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RE: Their what location?
By Oregonian2 on 4/6/2007 2:05:34 PM , Rating: 2
Imagine that you were about to walk into a shop in California and they told you "You're from Oregon, so we refuse to let you in. Go to our shop in Oregon instead, and pay 50% extra". Perhaps that's legal in the USA. In the EU it is not.

P.S.- To address your example more directly, what you say above is NOT the case. When I got to the shop in California, they'd happily sell me goods from their shop at their prices. When I complained that prices at their Oregon store are lower, they'd tell me "Go back to Oregon and buy there to get Oregon prices!" rather than giving me Oregon prices while shopping in California. This is perfectly legal here and astounded that it's not in the EU.

RE: Their what location?
By Justin Case on 4/6/2007 8:42:10 PM , Rating: 2
When I got to the shop in California, they'd happily sell me goods from their shop at their prices.

And that is precisely what Apple is required to do. They are free to have different shops in different languages for different countries, with different prices.

But they cannot forbid an EU citizen whose connection happens to be through an italian ISP from entering the "french" or "german" shop.

Here's an example of a web shop that gets it right:

No matter which country you're in, you can visit any of their shops, compare prices, and buy from the one that you want (the prices are usually very close, but there are differences).

Since these shops sell physical goods, they could say "our UK shop doesn't ship to Portugal", and use that to force different people to pay different prices, but they don't even do that (and in some cases national and international shipping actually costs the same, so it definitely pays to check out multiple shops). But even if shop A didn't ship to country X, it would still need to be accessible by citizens from country X.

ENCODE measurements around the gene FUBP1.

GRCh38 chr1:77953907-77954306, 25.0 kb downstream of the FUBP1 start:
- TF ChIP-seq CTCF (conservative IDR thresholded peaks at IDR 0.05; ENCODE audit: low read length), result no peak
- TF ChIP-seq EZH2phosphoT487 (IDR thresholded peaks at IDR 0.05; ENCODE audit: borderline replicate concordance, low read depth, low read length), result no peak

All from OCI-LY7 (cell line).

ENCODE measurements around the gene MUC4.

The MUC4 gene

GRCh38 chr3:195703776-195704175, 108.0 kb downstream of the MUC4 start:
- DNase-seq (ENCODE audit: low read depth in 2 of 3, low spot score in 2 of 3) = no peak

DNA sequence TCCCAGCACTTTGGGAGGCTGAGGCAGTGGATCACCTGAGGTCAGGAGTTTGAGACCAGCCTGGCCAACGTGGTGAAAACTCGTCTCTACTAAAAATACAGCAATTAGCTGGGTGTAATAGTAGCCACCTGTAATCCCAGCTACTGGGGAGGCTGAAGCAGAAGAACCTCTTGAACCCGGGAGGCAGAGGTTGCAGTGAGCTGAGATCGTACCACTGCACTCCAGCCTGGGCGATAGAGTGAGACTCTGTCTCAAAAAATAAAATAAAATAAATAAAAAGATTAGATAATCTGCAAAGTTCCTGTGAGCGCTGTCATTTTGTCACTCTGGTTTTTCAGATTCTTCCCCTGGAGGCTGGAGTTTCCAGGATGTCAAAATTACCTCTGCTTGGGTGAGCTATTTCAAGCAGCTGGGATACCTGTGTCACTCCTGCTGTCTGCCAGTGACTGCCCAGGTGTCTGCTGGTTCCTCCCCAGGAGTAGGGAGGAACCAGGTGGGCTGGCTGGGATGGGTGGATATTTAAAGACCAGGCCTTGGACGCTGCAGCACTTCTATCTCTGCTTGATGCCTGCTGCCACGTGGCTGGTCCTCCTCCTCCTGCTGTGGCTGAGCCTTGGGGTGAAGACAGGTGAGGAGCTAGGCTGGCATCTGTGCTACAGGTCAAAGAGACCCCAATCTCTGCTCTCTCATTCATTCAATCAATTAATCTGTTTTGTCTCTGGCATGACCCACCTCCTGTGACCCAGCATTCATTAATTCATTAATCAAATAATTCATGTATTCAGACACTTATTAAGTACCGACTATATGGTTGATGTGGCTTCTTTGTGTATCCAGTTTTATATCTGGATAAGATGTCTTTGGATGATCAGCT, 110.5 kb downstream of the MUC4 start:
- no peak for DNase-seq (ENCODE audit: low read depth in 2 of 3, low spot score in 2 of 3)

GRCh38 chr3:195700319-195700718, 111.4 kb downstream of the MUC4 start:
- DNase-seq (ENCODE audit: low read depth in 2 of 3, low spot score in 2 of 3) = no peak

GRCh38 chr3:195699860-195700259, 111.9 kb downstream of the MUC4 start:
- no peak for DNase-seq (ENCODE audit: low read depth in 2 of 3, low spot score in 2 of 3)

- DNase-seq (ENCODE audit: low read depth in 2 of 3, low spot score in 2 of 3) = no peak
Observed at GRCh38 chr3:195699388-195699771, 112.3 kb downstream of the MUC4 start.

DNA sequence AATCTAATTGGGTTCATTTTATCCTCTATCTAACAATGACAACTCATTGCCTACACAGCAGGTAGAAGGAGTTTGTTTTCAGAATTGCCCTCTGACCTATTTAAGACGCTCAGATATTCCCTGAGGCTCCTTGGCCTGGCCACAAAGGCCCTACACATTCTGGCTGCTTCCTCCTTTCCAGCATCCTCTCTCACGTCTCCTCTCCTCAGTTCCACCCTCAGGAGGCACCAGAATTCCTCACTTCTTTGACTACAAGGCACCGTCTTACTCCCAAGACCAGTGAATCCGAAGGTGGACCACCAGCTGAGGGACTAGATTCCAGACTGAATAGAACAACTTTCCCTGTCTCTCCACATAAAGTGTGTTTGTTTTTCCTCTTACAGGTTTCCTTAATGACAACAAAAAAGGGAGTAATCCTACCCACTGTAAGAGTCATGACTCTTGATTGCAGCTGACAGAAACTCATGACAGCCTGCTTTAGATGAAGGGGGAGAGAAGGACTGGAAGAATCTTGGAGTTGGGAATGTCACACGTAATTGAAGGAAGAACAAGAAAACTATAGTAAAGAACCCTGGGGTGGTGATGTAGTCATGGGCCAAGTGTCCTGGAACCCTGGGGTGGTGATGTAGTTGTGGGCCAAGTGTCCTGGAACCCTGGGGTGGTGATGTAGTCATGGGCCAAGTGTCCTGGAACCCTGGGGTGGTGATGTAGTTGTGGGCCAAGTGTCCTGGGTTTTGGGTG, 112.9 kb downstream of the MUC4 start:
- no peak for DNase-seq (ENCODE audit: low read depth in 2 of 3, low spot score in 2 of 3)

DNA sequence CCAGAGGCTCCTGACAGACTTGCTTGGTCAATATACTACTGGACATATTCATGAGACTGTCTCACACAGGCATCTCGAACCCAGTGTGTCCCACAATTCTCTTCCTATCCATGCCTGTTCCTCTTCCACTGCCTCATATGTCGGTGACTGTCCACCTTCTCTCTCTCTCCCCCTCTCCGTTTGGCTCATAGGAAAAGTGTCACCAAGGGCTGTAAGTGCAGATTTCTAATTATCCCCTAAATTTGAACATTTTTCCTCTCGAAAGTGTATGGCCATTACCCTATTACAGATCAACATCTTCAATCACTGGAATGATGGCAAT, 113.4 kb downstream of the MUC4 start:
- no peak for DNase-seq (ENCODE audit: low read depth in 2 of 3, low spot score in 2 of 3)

Is this really so hard to understand...??

RE: Their what location?
By Oregonian2 on 4/9/2007 6:17:22 PM , Rating: 2
And that is precisely what Apple is required to do. They are free to have different shops in different languages for different countries, with different prices.

This is EXACTLY what Apple does and is being found unacceptable by the EU.

But even if shop A didn't ship to country X, it would still need to be accessible by citizens from country X.

And that IS what apple does. Any person whatsoever who is in the UK can buy from their UK store. Any person whatsoever who is in France can buy from their French store. Any person whatsoever who is in Germany can buy from their German store. It matters nothing whatsoever as to what country the buyer is from, they have access and can buy from Apple's shop so long as they are in the shop's country (which is true of most anybody's normal walk-in stores as well).

But the EU says this is NOT acceptable (read the article). They are saying that anyone IN the UK must be able to buy from Apple's France store or Apple's German Store, etc. Yes, it would be better if Apple's suppliers allowed this, but I can't see it unacceptable that they do what they do (see above).

Is this so hard to understand?

RE: Their what location?
By Yaponvezos on 4/9/2007 7:45:18 PM , Rating: 2
What you fail to understand is that this is required by european trade law, regardless of the field it applies to.

You might think it would be better if the companies allow that, but the companies doing business within the EU KNOW IT BEFORE THEY ENTER THE MARKET. Either that or they should know it as this is the way it is.

What you find or not find unacceptable is irrelevant as the law is set. If every other company can comply and not make a fuss about it, so can Apple.

"So, I think the same thing of the music industry. They can't say that they're losing money, you know what I'm saying. They just probably don't have the same surplus that they had." -- Wu-Tang Clan founder RZA